As India engages with processes that will take it from emerging-market status to that of a developed nation, an enormous effort will be required. In this next phase, setting goals won’t be overly difficult, less easy will be doing the things that need to get done. One of the themes of the World Economic Forum’s India Economic Summit this year is India’s Implementation Imperative. We showcase some of India’s implementers who surmounted the odds to make the change agenda work in their respective fields.
Mumbai: On the eve of 10 January 2008, when the Nano was to be unveiled in public, Ratan Tata wasn’t leaving anything to chance, visiting Delhi’s Pragati Maidan at 2.30 in the morning for a last-minute check. He was back as day broke at the venue of the Auto Expo making changes to the sequence of the programme that would introduce the Rs 1 lakh car to the world, recalls Girish Wagh, head of passenger car operations at Tata Motors Ltd.
Wagh, credited with turning Ratan Tata’s dream car into reality, joined Tata Motors as a campus recruit in 1992.
He reiterates the impetus behind Tata’s Nano dream— the common enough sight of entire families on Indian roads riding on a two-wheeler, undeterred by rain or shine.
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Touted as the world’s cheapest car, the Nano may not have lived up to that original vision yet, but it has definitely put the global spotlight on Tata Motors for having made a $2,500 (Rs 1,11,500) car a possibility with its frugal engineering capabilities that sent other automakers scurrying to the drawing board to try and emulate the strategy.
In the 15 months to September, Tata Motors has delivered 70,000 Nanos in one of world’s fastest growing auto markets.
Prakash M. Telang, managing director for India operations at Tata Motors, isn’t discouraged by the numbers thus far. “The Nano is a big promise. The story has yet to be unfolded,” he says. The car hasn’t reached the people it was targeted at, which is what the company is pushing towards.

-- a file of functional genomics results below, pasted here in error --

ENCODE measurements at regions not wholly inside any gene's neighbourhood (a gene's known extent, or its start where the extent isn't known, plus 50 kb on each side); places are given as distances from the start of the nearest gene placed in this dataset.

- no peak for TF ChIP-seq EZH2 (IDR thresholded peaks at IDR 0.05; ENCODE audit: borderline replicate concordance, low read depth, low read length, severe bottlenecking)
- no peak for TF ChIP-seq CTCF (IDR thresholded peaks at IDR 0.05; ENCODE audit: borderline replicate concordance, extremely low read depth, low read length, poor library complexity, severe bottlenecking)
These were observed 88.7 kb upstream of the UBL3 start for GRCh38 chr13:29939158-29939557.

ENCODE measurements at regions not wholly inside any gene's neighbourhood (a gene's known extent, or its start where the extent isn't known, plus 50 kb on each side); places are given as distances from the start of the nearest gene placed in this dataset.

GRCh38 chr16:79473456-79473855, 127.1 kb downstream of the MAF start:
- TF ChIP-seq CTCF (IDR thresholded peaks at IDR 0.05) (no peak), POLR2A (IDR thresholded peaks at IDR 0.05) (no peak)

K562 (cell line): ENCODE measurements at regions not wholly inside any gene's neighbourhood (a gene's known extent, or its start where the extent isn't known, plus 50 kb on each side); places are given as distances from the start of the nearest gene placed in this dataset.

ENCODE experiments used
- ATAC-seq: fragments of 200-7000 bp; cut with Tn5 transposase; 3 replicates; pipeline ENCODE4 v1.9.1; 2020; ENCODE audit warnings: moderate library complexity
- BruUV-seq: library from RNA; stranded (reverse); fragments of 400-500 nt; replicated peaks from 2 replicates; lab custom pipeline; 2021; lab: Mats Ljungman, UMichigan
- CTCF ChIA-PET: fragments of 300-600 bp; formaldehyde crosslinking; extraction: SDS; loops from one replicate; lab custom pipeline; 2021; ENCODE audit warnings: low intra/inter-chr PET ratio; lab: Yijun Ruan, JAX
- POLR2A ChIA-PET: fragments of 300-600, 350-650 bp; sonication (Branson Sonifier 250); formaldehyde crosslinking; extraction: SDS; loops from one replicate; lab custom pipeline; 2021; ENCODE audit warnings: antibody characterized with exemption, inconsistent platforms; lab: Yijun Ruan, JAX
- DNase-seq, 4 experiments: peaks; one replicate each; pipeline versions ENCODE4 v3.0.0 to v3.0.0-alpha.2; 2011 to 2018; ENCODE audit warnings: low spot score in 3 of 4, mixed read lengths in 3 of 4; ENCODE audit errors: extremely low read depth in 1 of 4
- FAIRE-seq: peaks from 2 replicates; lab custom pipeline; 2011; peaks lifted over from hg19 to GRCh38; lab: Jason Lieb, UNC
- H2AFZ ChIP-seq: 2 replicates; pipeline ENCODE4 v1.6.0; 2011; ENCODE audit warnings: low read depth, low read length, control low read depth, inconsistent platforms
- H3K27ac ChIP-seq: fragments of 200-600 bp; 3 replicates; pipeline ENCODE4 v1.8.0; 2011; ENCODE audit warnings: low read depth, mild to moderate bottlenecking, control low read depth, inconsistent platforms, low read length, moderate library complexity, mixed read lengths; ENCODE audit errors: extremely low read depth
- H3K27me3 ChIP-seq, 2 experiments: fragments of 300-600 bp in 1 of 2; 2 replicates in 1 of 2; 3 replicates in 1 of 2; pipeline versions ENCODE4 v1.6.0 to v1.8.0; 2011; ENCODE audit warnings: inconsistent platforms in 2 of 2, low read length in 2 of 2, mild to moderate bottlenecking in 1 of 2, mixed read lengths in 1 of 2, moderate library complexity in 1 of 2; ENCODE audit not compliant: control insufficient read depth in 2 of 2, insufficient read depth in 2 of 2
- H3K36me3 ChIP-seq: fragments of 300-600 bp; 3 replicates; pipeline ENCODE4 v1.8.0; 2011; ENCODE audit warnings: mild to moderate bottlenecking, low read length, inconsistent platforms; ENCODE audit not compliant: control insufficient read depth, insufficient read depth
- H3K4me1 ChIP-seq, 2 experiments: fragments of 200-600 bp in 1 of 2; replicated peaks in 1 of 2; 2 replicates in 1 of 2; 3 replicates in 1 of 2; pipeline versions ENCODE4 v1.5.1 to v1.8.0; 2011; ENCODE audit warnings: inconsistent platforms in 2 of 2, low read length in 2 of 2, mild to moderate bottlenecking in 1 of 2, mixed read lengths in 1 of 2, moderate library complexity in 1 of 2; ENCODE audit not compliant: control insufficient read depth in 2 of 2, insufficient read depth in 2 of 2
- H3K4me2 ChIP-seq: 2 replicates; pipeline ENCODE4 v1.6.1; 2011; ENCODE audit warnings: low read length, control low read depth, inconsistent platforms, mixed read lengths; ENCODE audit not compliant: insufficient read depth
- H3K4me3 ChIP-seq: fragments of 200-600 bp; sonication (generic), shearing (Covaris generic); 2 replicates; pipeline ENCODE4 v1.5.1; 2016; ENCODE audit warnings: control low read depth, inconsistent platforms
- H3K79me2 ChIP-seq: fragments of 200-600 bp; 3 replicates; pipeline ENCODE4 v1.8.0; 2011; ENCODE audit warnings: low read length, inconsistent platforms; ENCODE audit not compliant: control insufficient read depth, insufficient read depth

Telang, meanwhile, has been surprised to see Nanos being driven by chauffeurs, and the cars even sharing garage space with BMWs and Mercedes Benzes. Higher volumes, more variants and newer markets hold the key. “We won’t do justice to the product if we don’t sell at least 500,000 Nanos in five years,” Telang says.
The company’s Nano development programme was kicked off in June 2005. The very nature of the project was iterative, evolving over a period of time. Typically, a new model is benchmarked against the best in the segment. But “in this case, we didn’t have any benchmarks,” Wagh says. The reference points were a two-wheeler at one end and the cheapest four-wheeler at the other.
To the outside world, the Nano’s development may have revolved around the price tag but, internally, the team had three key targets—cost, meeting current and future regulatory requirements and designing an all-weather, safe mode of transport. The team kept checking for all the three requirements at various levels—components, aggregates and vehicles.
In the absence of a benchmark, one of the biggest challenges was figuring out what the customer wanted. That was soon sorted out.
“(Ratan) Tata himself wore the hat of the customer. He got fully involved with the programme,” says Wagh. Taking their cue from him, members of the engineering team did the same, asking themselves what they would want from such a car.
The product innovations associated with the Nano were in two areas—the layout and the engine. After experimenting with several options, a rear-engine layout was chosen for maximum space, minimum footprint and easy manoeuvrability in crowded cities. “This was one of the innovations at the car level,” Wagh says.
Having failed to find an engine that could be bought off the shelf, the team decided to design its own power unit. Keeping the overall weight of the car to the minimum was essential to ensure fuel efficiency.
The team had the freedom to stretch targets. “They didn’t think, ‘if I fail what will happen?’ ” The risk-taking abilities of the team members led to innovations at various levels.
Developing an engine indigenously wasn’t easy—there were several failed attempts.